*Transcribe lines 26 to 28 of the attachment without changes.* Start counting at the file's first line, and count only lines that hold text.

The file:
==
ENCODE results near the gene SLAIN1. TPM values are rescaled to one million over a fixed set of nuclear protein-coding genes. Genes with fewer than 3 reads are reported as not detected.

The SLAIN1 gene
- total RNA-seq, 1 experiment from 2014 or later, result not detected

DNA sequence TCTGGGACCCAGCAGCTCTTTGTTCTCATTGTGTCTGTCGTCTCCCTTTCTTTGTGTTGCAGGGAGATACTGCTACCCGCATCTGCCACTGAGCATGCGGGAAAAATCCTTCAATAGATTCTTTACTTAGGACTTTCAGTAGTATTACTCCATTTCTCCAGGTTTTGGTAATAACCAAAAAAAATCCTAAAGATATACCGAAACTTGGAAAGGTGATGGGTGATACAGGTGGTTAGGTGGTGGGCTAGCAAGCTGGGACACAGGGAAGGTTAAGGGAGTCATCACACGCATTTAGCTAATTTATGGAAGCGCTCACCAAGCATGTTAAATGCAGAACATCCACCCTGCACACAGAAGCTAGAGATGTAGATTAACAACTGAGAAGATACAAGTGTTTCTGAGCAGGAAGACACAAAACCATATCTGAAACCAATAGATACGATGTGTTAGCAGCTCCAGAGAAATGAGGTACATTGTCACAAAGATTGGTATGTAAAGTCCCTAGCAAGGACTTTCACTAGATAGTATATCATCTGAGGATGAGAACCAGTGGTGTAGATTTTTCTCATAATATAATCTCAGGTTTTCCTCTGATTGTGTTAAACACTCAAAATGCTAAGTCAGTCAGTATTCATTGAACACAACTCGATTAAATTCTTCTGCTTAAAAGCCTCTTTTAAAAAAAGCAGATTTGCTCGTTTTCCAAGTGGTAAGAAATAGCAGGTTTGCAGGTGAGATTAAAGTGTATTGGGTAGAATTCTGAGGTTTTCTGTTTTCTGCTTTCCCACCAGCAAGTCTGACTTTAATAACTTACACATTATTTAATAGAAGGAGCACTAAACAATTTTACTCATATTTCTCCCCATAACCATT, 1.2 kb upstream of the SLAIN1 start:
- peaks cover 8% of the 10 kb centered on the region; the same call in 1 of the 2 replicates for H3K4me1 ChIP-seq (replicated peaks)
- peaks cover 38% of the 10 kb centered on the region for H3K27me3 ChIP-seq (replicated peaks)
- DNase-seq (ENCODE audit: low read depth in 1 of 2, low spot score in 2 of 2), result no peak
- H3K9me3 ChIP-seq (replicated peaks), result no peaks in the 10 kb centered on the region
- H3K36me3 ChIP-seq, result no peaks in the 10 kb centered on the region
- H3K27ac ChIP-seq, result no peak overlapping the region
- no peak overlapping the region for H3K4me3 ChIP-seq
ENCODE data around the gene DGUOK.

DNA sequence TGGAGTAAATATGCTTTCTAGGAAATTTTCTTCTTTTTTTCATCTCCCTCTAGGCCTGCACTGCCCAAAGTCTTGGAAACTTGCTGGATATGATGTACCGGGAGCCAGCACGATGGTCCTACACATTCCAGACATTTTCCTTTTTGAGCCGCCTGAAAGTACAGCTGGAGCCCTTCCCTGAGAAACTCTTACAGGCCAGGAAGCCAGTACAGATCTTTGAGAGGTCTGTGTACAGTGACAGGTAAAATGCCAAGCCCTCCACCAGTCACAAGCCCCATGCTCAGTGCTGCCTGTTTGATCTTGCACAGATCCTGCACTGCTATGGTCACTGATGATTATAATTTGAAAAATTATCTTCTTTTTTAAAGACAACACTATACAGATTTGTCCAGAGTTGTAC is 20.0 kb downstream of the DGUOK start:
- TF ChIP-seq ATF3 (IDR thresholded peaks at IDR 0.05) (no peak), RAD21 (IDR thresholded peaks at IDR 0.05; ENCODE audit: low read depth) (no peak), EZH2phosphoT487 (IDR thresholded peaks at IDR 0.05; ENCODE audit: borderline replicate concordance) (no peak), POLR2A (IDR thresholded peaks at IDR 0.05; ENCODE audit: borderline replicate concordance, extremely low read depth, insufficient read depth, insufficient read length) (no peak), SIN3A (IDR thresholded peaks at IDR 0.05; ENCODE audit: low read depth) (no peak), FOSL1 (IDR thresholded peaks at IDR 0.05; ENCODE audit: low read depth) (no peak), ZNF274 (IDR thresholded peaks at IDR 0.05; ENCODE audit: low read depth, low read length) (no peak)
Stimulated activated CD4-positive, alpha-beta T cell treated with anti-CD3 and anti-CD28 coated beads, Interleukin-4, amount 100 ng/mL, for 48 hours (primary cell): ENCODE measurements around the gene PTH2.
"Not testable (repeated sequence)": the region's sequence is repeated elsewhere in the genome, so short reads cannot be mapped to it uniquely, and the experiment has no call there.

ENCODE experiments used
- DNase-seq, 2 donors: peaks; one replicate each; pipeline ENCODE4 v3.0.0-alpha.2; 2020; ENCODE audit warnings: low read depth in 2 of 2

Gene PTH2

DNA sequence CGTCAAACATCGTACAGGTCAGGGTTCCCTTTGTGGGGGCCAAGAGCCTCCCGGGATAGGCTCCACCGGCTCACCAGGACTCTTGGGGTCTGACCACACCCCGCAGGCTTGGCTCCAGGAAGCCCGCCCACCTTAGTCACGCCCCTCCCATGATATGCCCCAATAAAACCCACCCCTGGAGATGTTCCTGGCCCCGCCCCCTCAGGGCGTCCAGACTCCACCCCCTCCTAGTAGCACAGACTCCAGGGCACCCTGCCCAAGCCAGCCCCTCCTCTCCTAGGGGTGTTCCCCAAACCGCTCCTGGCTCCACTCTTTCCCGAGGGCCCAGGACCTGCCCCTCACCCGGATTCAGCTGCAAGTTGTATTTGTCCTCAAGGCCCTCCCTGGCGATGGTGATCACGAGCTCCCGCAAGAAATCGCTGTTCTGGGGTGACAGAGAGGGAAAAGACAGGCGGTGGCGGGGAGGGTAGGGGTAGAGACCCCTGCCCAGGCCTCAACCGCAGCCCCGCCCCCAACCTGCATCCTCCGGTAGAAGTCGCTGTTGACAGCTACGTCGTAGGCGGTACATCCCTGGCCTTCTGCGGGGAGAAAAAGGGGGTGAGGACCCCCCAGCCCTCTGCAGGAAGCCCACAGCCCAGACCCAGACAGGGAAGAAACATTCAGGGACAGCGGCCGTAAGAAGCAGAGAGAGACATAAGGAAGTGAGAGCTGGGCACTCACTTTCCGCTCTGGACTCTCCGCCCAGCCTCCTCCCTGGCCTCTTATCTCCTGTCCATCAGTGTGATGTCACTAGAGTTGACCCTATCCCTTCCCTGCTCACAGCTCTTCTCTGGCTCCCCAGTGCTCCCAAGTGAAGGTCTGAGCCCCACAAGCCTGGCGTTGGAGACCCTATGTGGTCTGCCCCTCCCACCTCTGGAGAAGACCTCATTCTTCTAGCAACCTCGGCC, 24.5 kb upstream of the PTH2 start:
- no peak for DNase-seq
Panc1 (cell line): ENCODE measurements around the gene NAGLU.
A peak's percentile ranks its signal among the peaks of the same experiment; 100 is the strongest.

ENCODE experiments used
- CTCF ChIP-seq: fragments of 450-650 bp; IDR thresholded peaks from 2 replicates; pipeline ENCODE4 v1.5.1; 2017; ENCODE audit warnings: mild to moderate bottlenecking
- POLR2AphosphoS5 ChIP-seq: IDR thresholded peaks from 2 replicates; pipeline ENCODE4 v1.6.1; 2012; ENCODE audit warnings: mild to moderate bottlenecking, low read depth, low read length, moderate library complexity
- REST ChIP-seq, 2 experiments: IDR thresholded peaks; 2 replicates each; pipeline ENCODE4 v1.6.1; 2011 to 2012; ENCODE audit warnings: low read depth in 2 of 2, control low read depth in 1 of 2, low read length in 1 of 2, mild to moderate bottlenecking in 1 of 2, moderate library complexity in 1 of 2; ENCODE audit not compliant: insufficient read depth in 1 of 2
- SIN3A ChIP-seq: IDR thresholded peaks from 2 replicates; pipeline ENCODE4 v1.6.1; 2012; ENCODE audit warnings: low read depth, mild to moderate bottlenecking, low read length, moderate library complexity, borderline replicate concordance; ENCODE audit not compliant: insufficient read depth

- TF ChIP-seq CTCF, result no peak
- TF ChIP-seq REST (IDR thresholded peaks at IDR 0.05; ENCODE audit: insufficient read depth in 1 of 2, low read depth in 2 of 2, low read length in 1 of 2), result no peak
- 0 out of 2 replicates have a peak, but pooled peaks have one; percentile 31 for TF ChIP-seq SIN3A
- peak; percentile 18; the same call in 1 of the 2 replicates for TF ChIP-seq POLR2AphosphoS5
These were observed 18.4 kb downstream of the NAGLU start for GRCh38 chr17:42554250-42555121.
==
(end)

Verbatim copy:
- POLR2AphosphoS5 ChIP-seq: IDR thresholded peaks from 2 replicates; pipeline ENCODE4 v1.6.1; 2012; ENCODE audit warnings: mild to moderate bottlenecking, low read depth, low read length, moderate library complexity
- REST ChIP-seq, 2 experiments: IDR thresholded peaks; 2 replicates each; pipeline ENCODE4 v1.6.1; 2011 to 2012; ENCODE audit warnings: low read depth in 2 of 2, control low read depth in 1 of 2, low read length in 1 of 2, mild to moderate bottlenecking in 1 of 2, moderate library complexity in 1 of 2; ENCODE audit not compliant: insufficient read depth in 1 of 2
- SIN3A ChIP-seq: IDR thresholded peaks from 2 replicates; pipeline ENCODE4 v1.6.1; 2012; ENCODE audit warnings: low read depth, mild to moderate bottlenecking, low read length, moderate library complexity, borderline replicate concordance; ENCODE audit not compliant: insufficient read depth